Faculty Joint Committee at PLU: A tense first forum between students and administration | Mast Media – Mast Media


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By Ben Leschensky


These are tumultuous times at Pacific Lutheran University.

That much was evident during a tense student forum on February 9th between members of the PLU community and the upper levels of administration. The well-attended Zoom forum – over 200 attendees – may have been silent to the ear, but the chat window told a story of student confusion, frustration, and anger. The source of tension? The convening of the Faculty Joint Committee (FJC), a group of PLU faculty members tasked with recommending academic program cuts and realignments as a result of financial strain on the university.

Rumblings of the FJC process have been percolating through university channels as of late, so Student Life and President Allan Belton called the forum to provide context and clarification on what’s actually happening. The forum featured panelists including Belton, Provost Joanna Gregson, VP of Student Life Joanna Royce-Davis, Dean of Social Sciences Anna Leon-Guerrero, and Chair of the Faculty Bridget Yaden.

The Forum

“Since FJC will affect all student’s academic lives, I feel disappointed that there is no room for our voices in this operation,” one PLU student wrote.

This sentiment was shared by many of the students who attended and participated in the Zoom chat. The majority of the chat questions and comments came from the same group of 10-15 individuals. Questions asked ranged from FJC transparency to funding decisions, to Diversity, Justice, and Sustainability (DJS) considerations to PLU’s identity. As the panelists’ discussions of the intricacies of the FJC process grew long, students also started questioning other, non-FJC related topics. One such topic was why athletes are seemingly getting preferential treatment over those involved in fine arts during this irregular school year.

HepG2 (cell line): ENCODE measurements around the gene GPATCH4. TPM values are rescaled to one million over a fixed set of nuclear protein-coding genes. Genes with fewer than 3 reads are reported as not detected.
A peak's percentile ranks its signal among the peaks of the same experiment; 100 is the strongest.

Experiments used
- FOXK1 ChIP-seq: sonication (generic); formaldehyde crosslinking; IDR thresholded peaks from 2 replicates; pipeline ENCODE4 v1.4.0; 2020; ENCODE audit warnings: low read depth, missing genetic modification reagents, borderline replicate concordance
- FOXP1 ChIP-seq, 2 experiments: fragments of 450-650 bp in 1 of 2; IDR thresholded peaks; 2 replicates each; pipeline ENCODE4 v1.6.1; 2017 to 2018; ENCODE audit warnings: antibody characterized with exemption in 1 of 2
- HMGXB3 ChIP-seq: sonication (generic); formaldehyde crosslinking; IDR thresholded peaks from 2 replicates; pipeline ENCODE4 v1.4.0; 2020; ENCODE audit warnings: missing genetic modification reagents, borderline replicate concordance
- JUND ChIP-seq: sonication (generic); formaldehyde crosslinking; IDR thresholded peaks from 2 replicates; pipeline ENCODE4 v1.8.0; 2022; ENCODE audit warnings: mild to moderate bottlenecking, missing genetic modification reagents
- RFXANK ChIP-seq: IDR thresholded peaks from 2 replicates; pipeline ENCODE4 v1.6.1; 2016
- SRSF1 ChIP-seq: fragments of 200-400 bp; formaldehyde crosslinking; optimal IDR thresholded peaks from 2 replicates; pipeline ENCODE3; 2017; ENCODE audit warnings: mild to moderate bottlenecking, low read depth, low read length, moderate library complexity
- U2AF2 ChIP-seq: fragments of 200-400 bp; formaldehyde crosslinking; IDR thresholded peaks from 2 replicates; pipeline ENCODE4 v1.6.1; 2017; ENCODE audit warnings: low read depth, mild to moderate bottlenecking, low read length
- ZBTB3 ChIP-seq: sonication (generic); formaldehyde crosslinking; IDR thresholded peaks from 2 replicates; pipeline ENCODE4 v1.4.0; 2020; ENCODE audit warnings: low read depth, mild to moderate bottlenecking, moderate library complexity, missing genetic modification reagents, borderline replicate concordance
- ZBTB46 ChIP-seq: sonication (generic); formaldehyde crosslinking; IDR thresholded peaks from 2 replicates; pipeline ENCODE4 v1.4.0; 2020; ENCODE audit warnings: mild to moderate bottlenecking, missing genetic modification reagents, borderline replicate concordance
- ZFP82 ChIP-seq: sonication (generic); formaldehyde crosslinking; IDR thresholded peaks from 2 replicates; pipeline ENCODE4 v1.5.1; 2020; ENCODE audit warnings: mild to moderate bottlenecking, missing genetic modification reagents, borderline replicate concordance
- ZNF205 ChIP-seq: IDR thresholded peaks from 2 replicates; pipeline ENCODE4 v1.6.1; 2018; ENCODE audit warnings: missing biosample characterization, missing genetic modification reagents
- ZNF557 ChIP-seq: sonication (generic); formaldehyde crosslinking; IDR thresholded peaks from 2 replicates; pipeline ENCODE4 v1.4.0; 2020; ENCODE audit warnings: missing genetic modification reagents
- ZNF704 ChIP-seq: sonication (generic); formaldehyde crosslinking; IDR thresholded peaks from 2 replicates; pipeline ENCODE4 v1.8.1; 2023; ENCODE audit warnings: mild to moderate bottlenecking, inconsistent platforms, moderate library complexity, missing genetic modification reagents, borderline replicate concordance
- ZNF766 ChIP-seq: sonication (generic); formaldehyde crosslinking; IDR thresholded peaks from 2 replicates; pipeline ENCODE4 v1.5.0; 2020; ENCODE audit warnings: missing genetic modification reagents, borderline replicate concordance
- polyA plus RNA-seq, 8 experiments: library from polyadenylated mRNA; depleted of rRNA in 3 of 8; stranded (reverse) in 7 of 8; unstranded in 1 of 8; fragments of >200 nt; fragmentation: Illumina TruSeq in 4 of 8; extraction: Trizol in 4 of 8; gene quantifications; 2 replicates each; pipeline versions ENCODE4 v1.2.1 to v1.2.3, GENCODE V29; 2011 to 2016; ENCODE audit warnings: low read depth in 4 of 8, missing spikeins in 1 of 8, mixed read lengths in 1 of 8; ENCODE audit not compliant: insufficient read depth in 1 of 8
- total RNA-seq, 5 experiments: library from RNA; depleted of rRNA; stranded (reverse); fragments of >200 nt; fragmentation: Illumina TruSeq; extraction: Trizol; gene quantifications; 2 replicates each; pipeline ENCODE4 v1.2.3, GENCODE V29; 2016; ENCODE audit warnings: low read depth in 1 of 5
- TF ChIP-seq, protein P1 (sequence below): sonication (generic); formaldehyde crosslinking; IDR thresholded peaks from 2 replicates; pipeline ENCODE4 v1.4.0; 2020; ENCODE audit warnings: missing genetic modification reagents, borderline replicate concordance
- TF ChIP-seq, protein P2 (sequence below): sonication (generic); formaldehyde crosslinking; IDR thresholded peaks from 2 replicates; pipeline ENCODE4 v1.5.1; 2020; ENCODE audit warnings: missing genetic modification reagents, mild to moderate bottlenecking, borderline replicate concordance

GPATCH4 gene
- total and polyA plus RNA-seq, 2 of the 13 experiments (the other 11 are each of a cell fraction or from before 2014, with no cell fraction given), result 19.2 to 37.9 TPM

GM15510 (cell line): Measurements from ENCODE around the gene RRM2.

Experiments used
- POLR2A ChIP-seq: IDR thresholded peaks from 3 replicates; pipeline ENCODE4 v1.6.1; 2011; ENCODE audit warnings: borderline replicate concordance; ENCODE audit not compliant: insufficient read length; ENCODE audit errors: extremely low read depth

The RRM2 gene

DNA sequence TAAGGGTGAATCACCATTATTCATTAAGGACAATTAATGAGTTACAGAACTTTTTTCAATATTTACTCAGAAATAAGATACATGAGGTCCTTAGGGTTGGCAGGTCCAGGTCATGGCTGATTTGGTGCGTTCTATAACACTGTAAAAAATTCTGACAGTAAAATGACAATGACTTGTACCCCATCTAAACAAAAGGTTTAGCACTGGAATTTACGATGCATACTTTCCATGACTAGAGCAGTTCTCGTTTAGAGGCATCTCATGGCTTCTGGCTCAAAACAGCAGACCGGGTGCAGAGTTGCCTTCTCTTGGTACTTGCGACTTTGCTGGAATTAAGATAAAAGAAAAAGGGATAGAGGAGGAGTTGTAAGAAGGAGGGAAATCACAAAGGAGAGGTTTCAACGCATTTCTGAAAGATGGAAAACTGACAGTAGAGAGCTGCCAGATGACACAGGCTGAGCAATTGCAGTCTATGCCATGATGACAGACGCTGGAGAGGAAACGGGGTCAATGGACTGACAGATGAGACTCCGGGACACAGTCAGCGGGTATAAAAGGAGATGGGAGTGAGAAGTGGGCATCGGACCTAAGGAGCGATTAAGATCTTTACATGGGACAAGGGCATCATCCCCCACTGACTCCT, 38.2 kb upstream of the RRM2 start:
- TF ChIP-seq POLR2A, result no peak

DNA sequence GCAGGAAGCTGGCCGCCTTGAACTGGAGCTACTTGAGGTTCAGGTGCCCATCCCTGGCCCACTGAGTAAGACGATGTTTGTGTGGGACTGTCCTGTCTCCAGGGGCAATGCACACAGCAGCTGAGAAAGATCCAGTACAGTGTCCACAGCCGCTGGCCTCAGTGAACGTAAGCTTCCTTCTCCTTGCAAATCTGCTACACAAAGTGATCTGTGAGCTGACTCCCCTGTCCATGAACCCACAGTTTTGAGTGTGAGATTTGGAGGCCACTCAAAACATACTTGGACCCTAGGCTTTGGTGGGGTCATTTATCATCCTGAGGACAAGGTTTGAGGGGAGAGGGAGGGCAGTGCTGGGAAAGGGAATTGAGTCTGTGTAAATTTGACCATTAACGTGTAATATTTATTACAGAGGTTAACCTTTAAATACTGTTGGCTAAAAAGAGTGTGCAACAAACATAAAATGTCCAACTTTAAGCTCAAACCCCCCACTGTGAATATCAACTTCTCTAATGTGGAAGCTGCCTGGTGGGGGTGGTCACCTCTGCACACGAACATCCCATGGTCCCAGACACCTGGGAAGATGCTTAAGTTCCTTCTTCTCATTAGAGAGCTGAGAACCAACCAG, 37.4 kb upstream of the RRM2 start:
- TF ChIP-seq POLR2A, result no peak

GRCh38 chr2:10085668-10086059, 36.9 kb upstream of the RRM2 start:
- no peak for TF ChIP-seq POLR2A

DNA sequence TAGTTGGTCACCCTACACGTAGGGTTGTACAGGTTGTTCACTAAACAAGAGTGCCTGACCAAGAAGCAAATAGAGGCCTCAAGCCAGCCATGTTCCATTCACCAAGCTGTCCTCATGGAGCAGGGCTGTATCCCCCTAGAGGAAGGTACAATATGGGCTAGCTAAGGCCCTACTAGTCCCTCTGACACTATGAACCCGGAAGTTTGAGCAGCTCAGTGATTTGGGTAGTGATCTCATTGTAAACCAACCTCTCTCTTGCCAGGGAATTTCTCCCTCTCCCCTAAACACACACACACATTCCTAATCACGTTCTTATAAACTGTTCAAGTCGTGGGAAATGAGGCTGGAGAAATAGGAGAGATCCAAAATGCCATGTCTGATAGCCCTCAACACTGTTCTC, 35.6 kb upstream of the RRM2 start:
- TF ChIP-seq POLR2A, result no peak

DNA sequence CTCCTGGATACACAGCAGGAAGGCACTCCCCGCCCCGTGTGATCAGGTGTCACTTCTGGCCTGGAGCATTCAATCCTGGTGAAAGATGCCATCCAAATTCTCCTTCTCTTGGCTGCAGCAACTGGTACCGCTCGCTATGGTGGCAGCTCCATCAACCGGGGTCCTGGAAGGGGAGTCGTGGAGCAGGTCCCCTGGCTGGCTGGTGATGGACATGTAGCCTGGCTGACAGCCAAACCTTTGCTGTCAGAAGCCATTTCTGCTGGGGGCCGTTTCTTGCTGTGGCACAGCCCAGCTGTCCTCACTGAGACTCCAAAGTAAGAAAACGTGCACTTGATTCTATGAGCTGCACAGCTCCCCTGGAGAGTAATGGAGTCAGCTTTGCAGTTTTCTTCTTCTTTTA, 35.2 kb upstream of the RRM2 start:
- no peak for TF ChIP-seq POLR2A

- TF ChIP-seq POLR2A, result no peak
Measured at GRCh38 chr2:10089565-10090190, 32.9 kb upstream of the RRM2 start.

For the panelists and moderator Gracie Anderson of ASPLU, the forum presented a tough task. The forum was designed so that the panelists had 30 minutes to go through their planned remarks on the FJC process, but it became clear early on that the remaining 30 minutes of Q & A would not be enough for the onslaught of questions. Belton, Anderson, and the other panelists did their best to answer as many questions as they could and grouped similar questions into single answers during the Q & A period. The panelists reiterated throughout the entire evening the unfortunate circumstances that led to the FJC needing to be called, but it was evident that they trusted the process and had confidence in PLU weathering this rough patch.